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VTR-Pilot 12-25-2001 11:47 AM

Re: Year 2002 VFR Interceptor Dyno Run
Ok, let me be frank with you than: one big reason I took what I did was that I didn't want to ride a scooter! Just look at that thing (I mean before last update). Next step to comfy, link-braked toorer is RT. When comes to dynamics I can pull from Viffer any time.

deweybch 12-25-2001 12:12 PM

Re: Year 2002 VFR Interceptor Dyno Run
Lets get something straight...AFTER 7000 RPM, the 2002 VFR is NO DIFFERENT than the '98-'01 models. They are EXACTLY the same engine, so MAX HP and MAX torque should be the same since they occur AFTER 7000 RPM. With that said, what looks depressing to me is that the two valve operation BELOW 7000 RPM was suppose to give a more linear torque curve with more torque. That does not appear to be true - very depressing as I am looking to buy one this summer (I also wish this damn bike would come to the US in several colors, not ALWAYS red)! However, everything I have read on the bike says it feels faster and rides much better than its predecesors. MO compared this bike against the bigger displacement (1000cc's) Triumph and Aprilla sport tourers and said the VFR was a definite winner. They didn't say it was close, they said there was no contest. If your the type whose looking to get a sport tourer, and 100hp and a 11 sec quarter mile isn't fast enough for you, then your kidding yourself that you want a sport tourer. This bike is plenty fast - fast enough to stay with the 'big' boys and it handles well enough to keep up with the smaller bikes. IT IS the best of both worlds. Again, the bike it designed to be this heavy, otherwise it just gets blown all over the road when you go on those LONG journeys. If you want a lighter bike, then your not in the market for a sport tourer! Also, if you know anything about the heritage of this bike, then you know Honda isn't interested in making the VFR a larger displacement bike and that this bike has always been the launching pad for their new technology. Lastly, I LOVE the look of this bike - I for one am glad Honda didn't take the conservative approach to the design of this bike. Very aggresive looking and I love the under seat exhaust. The only thing that scars me now is the damn chain driven cams! I wished they had kept the gear driven cams, but it IS a Honda, and I am sure they're not going to ruin their reputation by building a cam tensioning system that will be problematic. Let hope!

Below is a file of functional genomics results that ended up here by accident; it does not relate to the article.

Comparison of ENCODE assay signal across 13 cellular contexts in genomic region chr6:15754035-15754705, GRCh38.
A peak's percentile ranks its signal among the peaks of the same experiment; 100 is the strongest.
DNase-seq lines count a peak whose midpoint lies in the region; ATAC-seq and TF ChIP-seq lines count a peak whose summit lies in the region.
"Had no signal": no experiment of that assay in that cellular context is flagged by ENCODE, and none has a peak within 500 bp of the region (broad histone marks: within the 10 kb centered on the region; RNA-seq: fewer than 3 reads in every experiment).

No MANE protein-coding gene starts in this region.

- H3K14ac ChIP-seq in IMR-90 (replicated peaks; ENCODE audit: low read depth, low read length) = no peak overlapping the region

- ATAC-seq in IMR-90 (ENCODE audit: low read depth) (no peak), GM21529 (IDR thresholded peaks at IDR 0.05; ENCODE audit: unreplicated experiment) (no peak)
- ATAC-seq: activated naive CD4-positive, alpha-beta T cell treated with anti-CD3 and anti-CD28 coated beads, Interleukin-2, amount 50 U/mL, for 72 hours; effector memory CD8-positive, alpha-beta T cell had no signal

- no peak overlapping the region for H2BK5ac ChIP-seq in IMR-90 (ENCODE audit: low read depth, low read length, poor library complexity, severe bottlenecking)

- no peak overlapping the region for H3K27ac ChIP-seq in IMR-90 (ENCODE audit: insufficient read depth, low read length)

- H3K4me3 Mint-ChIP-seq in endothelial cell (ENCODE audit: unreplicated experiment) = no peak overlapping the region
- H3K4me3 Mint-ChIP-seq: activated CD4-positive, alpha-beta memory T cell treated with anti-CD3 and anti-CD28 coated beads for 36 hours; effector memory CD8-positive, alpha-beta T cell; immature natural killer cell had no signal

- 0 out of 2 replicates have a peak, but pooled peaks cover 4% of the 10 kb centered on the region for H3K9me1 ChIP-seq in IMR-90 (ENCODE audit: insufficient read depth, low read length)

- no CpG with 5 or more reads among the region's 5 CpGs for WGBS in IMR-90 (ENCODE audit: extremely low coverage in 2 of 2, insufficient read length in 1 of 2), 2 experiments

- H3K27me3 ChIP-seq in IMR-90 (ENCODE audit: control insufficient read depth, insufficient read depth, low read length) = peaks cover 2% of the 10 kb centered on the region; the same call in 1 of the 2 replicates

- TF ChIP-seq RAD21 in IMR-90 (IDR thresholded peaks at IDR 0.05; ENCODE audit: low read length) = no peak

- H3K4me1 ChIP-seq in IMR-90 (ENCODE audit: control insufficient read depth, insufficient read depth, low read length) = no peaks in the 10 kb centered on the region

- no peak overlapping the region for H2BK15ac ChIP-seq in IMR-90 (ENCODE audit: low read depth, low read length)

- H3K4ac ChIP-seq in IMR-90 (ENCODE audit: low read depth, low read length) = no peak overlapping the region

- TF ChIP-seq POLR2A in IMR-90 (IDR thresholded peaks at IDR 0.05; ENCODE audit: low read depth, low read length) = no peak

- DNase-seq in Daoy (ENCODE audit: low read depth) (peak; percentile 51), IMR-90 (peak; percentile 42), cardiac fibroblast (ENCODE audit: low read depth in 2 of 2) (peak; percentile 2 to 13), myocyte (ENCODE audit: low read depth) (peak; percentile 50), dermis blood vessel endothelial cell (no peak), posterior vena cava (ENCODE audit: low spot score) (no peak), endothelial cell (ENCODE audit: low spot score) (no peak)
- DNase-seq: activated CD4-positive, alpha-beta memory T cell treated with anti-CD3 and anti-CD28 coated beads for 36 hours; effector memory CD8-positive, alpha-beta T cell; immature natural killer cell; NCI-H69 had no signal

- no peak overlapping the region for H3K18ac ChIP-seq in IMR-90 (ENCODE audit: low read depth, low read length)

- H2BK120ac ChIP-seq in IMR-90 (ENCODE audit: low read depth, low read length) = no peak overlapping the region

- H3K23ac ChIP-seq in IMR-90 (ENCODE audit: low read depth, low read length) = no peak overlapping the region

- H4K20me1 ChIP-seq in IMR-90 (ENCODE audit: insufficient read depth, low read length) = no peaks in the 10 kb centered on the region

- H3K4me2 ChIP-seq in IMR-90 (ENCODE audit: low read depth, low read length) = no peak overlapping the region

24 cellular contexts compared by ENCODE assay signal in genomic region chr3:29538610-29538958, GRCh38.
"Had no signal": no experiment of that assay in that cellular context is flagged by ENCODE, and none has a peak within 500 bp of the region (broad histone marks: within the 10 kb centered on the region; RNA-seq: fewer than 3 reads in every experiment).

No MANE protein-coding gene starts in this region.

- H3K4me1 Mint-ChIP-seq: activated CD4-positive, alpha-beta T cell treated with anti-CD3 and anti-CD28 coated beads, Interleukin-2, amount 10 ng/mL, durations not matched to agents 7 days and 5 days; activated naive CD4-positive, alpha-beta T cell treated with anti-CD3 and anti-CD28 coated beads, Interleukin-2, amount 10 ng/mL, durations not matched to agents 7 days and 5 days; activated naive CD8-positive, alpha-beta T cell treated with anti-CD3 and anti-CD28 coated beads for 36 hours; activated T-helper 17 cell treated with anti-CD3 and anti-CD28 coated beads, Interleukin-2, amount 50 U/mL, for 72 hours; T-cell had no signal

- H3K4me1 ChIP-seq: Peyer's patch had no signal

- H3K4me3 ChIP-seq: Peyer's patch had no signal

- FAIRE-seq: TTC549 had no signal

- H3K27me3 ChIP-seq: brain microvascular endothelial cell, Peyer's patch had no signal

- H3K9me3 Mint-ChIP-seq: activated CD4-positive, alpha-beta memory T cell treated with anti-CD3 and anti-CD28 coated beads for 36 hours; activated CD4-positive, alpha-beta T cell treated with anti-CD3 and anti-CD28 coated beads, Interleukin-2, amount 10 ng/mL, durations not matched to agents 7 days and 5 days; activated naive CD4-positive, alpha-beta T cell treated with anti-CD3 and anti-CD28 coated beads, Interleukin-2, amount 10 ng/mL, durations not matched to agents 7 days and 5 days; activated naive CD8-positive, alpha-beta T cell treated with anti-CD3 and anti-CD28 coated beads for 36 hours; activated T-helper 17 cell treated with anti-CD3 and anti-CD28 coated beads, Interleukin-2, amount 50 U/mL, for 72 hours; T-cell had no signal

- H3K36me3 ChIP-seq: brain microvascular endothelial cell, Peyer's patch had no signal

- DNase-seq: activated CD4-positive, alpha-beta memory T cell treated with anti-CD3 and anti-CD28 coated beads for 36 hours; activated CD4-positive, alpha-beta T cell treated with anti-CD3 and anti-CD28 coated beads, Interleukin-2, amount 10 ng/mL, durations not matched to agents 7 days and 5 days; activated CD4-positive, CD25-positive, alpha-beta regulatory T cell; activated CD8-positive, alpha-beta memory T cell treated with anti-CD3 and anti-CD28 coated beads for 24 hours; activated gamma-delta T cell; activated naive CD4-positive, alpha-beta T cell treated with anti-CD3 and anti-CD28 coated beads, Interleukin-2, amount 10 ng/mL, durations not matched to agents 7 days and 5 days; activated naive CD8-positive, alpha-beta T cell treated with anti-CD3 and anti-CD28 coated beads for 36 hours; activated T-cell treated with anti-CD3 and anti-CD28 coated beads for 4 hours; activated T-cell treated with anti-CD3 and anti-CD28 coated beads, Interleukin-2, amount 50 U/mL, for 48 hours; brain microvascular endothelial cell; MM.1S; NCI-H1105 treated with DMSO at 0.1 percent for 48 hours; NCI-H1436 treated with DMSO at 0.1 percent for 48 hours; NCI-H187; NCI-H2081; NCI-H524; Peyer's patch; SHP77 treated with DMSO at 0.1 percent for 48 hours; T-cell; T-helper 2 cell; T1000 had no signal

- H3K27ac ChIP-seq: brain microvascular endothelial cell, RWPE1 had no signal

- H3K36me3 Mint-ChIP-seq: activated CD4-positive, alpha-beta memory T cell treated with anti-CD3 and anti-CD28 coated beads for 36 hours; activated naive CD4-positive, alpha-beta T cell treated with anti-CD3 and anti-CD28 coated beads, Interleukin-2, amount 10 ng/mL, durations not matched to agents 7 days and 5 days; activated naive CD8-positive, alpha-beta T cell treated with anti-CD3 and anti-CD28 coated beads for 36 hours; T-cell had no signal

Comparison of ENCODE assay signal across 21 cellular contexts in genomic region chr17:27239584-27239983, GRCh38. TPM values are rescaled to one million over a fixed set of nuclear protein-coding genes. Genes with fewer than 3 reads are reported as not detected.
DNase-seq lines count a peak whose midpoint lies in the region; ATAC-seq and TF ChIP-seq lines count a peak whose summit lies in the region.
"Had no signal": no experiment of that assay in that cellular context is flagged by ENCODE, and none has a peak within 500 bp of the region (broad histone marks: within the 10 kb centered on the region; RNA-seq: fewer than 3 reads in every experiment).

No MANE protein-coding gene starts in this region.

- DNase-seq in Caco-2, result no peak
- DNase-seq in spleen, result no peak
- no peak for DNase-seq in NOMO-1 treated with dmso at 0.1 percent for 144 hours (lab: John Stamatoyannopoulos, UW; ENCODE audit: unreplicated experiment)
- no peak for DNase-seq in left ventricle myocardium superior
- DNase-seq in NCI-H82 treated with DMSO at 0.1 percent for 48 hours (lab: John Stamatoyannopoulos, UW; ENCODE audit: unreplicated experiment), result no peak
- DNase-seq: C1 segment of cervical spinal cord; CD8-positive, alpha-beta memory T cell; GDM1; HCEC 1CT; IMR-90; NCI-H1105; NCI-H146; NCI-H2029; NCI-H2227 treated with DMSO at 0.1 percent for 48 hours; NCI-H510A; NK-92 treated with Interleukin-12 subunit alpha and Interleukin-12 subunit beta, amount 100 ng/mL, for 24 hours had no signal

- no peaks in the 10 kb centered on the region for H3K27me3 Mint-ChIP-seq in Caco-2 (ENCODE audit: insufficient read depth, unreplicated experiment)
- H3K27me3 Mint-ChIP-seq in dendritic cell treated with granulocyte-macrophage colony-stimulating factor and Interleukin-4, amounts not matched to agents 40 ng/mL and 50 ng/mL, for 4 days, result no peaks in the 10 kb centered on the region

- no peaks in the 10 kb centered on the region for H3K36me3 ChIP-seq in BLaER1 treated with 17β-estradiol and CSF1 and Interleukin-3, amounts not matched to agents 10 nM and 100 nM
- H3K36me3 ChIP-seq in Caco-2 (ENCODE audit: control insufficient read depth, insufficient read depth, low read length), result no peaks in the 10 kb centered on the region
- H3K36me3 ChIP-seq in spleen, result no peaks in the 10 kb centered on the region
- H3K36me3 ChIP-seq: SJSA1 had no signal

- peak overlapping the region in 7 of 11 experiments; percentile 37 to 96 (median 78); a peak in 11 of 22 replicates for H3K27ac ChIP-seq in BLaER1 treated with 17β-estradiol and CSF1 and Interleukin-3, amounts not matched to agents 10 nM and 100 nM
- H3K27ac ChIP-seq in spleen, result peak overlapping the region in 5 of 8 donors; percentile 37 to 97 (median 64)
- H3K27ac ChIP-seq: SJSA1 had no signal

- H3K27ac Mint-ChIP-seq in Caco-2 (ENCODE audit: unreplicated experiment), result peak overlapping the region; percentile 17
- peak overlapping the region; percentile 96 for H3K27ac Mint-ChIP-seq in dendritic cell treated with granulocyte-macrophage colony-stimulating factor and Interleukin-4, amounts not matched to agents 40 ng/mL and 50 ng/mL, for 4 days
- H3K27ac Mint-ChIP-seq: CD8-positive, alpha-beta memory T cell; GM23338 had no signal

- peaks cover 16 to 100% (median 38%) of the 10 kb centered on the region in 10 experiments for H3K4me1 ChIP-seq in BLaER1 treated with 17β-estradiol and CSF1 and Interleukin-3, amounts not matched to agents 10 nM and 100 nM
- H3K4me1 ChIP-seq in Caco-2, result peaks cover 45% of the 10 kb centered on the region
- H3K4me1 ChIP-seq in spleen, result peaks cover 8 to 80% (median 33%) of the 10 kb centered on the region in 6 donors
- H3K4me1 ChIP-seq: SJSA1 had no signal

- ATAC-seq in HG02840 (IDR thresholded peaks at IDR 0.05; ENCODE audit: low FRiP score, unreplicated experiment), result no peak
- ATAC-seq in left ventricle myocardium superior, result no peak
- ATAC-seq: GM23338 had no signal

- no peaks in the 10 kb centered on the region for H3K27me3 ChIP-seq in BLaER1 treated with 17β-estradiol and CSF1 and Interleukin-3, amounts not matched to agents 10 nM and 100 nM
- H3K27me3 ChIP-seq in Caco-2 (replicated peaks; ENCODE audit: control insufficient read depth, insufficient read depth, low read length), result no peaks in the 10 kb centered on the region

deweybch 12-25-2001 12:39 PM

Re: Year 2002 VFR Interceptor Dyno Run
Sorry, I meant MCN did the test between the three bikes, NOT MO. MO is obviously doing their test as we speak!

shralper 12-25-2001 06:06 PM

Re: Why more displacement?
I realize more displacement equals more weight when everything else is equal. That's the problem...everything else shouldn't remain equal. For starters, why didn't Honda put a full titanium exhaust system on the VFR, just like it did on the CBR 929 a couple years ago while still keeping the price under $10K? Surely there's other places weight could be shaved as well. I agree that the V-4 engine by design requires more mass, but a hundred pounds more than a GSX-R 1000? I'm not an engineer either, but I find it hard to believe. Don't forget that the GSX-R 750 in the 1993 model weighed around the same as the '98 VFR. It was an inline four, but at the time, I'm sure they made it as light as they knew how. Obviously progress has now allowed them to know build a GSX-R1000 ( 250cc more) in the 380lbs range, and I don't believe it's simply because it's an inline four with a slightly smaller fairing and lighter seat that allows them to do it.